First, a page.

Doctors, Identity, and Social Media. A Crisis or a Kink?

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A new platform, a new potential — a new potential problem. Tweets, blogs, posts, “many to many” e-communications have created fears over doctors having an online voice within a public domain.

For all health professionals, social media poses an opportunity and a challenge.

Fast and free, many-to-many messages enable engagement within communities, with patients, and an opportunity to set the health record straight in a misinformed media.

This new e-voice comes at a cost. By its very nature, the internet is a disobedient arena. A cause for concern for reasons highlighted by researchers at John Hopkins University –

  • messages can spread with little control
  • boundaries can blur
  • mini blogging misdemeanours are open to public viewing at best, public sharing at worst

Official guidelines by the American Medical Association (AMA) advise physicians to consider a double online identity; one professional and one private.

Not since the strange case of the troubled Dr Jekyll has a doctor been subject to grapple so with their identity. The 21st century physician faces a far less odious and much more common conflict; to jump in with all 10 digits as a professional doctor, or as a Mr/Mrs/Miss/Ms, or not at all.

Identity Crisis or Kink?

John Hopkins University associate professors researched the modern day dilemma of doctors tweeting in a recent article in the Journal of the American Medical Association; “Social Media and Physicians’ Online Identity Crisis.

The team, Mathew DeCamp MD, Thomas W. Koenig, MD and Margaret S. Chisolm concluded in favor of doctors having an online identity within their professional capacity, rebuking guidelines to manage a double persona. The reasons put forward for engaging within social media as a professional health practitioner include –

⦁ to have two separate identities online is impossible. People can connect the “professional” you with the “personal” you in a snap

the positive impact of doctors tackling misleading medical information outweighs the potential pitfalls

opting out of the online conversation is not an option. Engagement is a must.

The recommendation by the American College and Federation of State Medical Boards (FSMB) to have two identities is impossible according to the John Hopkins team, simply because “with minimal information, searching the web can quickly connect professional and personal content.”

Dr Jekyll was never a good advocate for doctors dabbling with more than one identity. Even in the less curious of cases, managing dual identities is hard work and according to John Hopkins’s research team, essentially “operationally impossible.”

As any good Careers Counsellor will tell you, the professional self is an extension of the personal; a complex interplay of everything that makes us individuals with the allsorts that adds meaning to our lives.

To divide the two would be a separation “verging on the nonsensical,” researchers conclude.

People are not just their jobs. As one Doctor, dying and intending to tweet from her death bed to normalize the death process demonstrates in her Twitter biography. Not just doctor, but patient too –

Wife, daughter, sister, aunty, friend, doctor, patient and author. Always trying to look on the bright side of life…” Wakefield · @grangerkate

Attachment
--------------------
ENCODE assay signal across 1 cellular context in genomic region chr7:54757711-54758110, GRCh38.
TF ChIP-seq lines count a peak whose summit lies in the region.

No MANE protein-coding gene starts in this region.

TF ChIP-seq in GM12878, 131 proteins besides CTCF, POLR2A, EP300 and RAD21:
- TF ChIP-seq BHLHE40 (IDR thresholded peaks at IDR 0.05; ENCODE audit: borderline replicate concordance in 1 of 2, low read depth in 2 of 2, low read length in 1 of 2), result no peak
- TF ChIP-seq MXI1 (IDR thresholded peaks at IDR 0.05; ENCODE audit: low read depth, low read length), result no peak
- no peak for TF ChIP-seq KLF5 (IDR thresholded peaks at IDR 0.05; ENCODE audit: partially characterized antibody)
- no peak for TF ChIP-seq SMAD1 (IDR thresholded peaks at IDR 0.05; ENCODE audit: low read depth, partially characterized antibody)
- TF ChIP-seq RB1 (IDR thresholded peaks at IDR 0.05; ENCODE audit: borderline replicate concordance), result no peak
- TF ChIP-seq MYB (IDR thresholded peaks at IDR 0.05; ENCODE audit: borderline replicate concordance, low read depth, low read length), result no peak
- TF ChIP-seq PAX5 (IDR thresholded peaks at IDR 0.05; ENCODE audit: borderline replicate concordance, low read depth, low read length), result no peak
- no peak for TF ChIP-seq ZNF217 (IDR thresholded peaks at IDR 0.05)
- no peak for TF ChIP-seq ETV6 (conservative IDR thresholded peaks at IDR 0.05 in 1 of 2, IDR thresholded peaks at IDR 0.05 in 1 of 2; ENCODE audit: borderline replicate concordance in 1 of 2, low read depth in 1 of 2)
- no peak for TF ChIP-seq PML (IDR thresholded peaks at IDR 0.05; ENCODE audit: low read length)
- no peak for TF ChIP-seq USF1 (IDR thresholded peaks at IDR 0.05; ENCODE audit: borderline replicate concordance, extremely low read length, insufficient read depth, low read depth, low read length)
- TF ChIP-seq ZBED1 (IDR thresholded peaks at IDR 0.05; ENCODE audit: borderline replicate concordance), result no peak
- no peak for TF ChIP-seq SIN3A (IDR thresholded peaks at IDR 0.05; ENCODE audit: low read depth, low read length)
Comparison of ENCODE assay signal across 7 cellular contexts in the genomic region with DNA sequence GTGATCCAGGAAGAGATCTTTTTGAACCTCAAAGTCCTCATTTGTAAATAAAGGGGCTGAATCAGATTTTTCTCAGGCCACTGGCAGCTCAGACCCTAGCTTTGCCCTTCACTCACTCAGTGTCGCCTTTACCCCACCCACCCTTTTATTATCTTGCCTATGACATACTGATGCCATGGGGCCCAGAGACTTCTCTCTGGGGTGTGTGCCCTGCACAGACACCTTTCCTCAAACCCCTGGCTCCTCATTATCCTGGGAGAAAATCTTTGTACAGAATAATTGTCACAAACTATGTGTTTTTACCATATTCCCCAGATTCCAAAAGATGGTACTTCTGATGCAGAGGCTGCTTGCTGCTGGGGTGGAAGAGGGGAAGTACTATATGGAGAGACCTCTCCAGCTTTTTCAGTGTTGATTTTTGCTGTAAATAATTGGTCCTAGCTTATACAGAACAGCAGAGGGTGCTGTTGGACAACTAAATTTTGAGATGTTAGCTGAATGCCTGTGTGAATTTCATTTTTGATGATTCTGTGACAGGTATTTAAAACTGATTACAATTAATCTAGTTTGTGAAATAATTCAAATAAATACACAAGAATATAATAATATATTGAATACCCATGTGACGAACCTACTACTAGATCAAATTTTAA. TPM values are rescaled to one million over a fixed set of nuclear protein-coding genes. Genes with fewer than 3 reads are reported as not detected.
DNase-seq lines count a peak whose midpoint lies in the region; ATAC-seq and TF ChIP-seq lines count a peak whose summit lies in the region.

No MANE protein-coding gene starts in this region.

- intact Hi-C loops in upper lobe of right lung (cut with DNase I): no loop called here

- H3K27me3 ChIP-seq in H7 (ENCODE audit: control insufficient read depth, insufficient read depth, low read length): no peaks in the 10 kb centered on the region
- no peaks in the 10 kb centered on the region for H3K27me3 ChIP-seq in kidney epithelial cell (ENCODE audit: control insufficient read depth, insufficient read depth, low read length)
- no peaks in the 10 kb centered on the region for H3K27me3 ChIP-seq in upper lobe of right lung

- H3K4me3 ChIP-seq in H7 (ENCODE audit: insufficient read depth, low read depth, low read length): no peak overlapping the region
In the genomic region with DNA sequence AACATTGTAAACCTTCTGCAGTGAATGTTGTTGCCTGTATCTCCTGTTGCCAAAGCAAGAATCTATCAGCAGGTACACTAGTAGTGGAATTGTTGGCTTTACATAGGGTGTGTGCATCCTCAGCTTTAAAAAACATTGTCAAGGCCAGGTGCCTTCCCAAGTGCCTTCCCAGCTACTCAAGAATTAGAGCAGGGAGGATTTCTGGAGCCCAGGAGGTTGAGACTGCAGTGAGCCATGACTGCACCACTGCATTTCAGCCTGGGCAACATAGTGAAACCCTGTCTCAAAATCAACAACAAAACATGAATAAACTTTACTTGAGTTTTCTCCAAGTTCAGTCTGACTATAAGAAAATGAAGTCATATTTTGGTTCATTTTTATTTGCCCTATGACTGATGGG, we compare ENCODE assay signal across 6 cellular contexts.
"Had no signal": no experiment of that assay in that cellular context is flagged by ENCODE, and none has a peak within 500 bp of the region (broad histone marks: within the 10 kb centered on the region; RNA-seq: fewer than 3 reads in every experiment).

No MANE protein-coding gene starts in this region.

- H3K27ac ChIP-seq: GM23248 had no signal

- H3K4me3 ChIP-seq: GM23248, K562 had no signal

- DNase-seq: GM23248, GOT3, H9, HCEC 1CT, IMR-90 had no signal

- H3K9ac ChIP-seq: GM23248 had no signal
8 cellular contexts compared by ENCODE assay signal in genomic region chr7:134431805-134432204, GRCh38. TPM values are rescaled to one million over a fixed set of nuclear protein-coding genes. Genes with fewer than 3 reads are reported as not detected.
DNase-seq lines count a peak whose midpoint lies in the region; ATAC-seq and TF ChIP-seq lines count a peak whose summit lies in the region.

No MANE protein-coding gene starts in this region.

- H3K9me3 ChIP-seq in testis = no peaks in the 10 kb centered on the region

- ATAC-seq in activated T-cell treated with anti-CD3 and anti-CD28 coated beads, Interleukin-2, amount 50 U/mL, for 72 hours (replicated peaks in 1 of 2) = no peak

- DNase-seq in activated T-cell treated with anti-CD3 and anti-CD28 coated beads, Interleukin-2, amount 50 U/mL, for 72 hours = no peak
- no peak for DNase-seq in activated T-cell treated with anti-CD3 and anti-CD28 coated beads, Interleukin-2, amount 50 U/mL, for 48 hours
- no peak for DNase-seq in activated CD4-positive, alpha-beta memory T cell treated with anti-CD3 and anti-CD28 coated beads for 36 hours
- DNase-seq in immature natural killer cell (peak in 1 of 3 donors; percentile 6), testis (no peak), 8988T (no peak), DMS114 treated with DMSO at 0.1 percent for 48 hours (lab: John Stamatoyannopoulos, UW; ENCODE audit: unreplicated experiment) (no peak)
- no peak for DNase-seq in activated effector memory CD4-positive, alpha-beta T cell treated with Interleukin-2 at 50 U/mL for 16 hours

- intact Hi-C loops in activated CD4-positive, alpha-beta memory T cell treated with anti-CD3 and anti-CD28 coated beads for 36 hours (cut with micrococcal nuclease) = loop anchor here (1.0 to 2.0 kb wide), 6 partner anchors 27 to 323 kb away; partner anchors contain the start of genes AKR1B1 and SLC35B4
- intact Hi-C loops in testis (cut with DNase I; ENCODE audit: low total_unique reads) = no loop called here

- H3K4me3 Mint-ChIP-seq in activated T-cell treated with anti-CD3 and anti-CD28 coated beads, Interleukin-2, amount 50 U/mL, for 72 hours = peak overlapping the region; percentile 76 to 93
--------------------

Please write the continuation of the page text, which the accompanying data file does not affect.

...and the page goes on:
What Tweets?

Dr Katherine Chretien, an Internist at the Washington DC VA Medical Center looked into the content of doctors tweets by analyzing 260 Twitter accounts. To be included in the study, each doctor had to have at least 500 followers.

A total of 5,000 tweets were analysed. The last 20 tweets of each user sent between May 1st and May 31st were categorised by Dr Chretien’s team as either “health related”, “personal” or “inappropriate.”

Agreement was implicit in 78% of cases. Of the tweets that were classified by a tweet judge as inappropriate, consensus was sought in the team to confirm the original moderator’s suspicion of a tweet.

The results were published in JAMA. Of over 5,000 tweets –

  • 49% (2543) were health or medical related
  • 21% (1082) were personal communications
  • 14% (703) were retweets
  • 58% (2965) contained links
  • Seventy-three tweets (1%) recommended a medical product or proprietary service
  • 634 (12%) were self-promotional
  • 31 (1%) were related to medical education

One hundred forty-four tweets (3%) were categorized as unprofessional, of which –

  • Thirty-eight tweets (0.7%) represented potential patient privacy violations
  • 33 (0.6%) contained profanity
  • 14 (0.3%) included sexually explicit material
  • 4 (0.1%) included discriminatory statements.

You can very quickly match doctors with their content, according to Dr Kathleen Chretien and her research team.

“Of the 27 users (10%) in our sample responsible for the potential privacy violations, 92% (25/27) were identifiable by full listed name on the profile, profile photograph, or full listed name on a linked Web site.” Dr Kathleen Chretien comments in the JAMA article.

Still, It’s Good to Tweet

The John Hopkins article however would argue perhaps that despite the 3% of tweets being classed as unprofessional, physicians active on social media object to giving up an e-voice for exactly the same reasons that others argue it should be quashed.

The article highlights that social media by it’s very nature –
> blurs boundaries
> levels hierarchies
> leads to transparency

One self confessed twitter user would agree. Lisa Rodrigues CBE, NHS Chief Executive urges senior medical staff to tweet because “it is just a new way of communicating. It’s free, it’s easy and it’s totally in your hands.” Lisa Rodrigues, NHS Executive and CEO Sussex Partnership Trust.

Lisa adds, “Social media is just another way to network. And good leaders must be great networkers. Otherwise how can we learn, keep in touch with our own people and share what we are thinking or doing to help the people we are here to serve?”

Lisa’s reasons for using Twitter include –

1. To share good news, in 140 characters and via links to my weekly blog or other things on our website

2. To talk about the difficult stuff – such as when we make mistakes, or the stigma our patients, and our staff, face on a daily basis

3. To make contact with people whose ideas or chutzpah I admire